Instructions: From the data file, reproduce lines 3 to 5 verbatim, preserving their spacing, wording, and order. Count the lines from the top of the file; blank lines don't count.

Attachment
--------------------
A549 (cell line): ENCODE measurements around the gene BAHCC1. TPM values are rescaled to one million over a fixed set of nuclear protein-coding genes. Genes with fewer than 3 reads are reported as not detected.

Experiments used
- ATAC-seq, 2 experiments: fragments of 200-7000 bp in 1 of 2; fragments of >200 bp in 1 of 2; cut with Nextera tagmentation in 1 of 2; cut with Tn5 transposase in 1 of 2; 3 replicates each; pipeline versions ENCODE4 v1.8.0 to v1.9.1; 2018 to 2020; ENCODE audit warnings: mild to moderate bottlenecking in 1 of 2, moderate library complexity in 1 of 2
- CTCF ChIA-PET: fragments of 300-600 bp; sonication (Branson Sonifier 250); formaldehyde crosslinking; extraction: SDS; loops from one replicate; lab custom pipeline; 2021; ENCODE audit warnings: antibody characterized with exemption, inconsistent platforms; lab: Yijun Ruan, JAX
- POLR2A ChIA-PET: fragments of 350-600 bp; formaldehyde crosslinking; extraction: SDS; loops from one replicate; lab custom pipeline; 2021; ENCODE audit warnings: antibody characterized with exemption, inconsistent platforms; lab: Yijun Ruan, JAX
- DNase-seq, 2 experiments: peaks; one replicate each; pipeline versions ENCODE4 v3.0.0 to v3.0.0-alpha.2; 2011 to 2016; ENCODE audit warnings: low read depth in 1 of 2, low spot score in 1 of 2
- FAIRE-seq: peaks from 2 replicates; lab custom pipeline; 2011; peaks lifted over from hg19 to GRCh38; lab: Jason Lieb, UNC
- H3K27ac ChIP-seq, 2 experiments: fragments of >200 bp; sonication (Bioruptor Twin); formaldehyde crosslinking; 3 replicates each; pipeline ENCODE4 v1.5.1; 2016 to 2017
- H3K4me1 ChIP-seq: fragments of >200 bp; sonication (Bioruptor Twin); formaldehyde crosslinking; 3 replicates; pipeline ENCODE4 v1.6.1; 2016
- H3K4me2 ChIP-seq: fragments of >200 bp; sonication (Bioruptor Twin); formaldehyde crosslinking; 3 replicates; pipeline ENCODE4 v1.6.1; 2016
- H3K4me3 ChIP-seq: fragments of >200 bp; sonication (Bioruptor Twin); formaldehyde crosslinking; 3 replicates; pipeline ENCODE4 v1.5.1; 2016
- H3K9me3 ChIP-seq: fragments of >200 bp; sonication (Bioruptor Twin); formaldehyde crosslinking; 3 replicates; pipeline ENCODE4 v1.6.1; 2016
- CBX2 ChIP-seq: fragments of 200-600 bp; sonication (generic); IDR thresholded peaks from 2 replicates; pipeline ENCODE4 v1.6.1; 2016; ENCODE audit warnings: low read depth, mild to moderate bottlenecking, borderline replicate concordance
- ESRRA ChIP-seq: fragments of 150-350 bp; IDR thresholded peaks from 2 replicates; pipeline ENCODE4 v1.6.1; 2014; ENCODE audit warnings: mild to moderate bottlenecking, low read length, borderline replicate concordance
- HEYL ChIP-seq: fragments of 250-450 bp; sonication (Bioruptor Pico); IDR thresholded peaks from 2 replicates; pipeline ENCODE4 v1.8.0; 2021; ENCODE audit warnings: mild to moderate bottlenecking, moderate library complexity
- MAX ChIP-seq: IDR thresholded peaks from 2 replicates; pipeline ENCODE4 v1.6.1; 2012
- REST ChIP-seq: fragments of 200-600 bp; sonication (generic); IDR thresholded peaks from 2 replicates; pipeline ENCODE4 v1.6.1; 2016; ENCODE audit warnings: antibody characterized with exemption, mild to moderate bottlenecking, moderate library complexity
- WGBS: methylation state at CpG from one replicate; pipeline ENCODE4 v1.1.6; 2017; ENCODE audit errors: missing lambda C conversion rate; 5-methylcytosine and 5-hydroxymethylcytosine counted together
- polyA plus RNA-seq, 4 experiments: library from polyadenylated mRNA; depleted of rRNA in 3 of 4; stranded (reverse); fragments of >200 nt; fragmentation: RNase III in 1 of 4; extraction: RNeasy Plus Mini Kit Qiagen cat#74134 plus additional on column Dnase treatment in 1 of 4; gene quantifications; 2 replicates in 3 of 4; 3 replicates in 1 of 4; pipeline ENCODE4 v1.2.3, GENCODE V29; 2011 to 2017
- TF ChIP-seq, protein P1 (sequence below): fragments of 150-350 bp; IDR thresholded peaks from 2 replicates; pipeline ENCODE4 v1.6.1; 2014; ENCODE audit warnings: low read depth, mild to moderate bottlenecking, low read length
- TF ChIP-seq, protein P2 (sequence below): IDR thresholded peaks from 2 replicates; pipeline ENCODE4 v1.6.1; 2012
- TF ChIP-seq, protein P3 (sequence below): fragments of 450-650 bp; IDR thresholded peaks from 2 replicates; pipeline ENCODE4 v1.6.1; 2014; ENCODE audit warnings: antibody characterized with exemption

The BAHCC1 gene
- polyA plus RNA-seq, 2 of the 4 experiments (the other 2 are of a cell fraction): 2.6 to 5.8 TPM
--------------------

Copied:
- ATAC-seq, 2 experiments: fragments of 200-7000 bp in 1 of 2; fragments of >200 bp in 1 of 2; cut with Nextera tagmentation in 1 of 2; cut with Tn5 transposase in 1 of 2; 3 replicates each; pipeline versions ENCODE4 v1.8.0 to v1.9.1; 2018 to 2020; ENCODE audit warnings: mild to moderate bottlenecking in 1 of 2, moderate library complexity in 1 of 2
- CTCF ChIA-PET: fragments of 300-600 bp; sonication (Branson Sonifier 250); formaldehyde crosslinking; extraction: SDS; loops from one replicate; lab custom pipeline; 2021; ENCODE audit warnings: antibody characterized with exemption, inconsistent platforms; lab: Yijun Ruan, JAX
- POLR2A ChIA-PET: fragments of 350-600 bp; formaldehyde crosslinking; extraction: SDS; loops from one replicate; lab custom pipeline; 2021; ENCODE audit warnings: antibody characterized with exemption, inconsistent platforms; lab: Yijun Ruan, JAX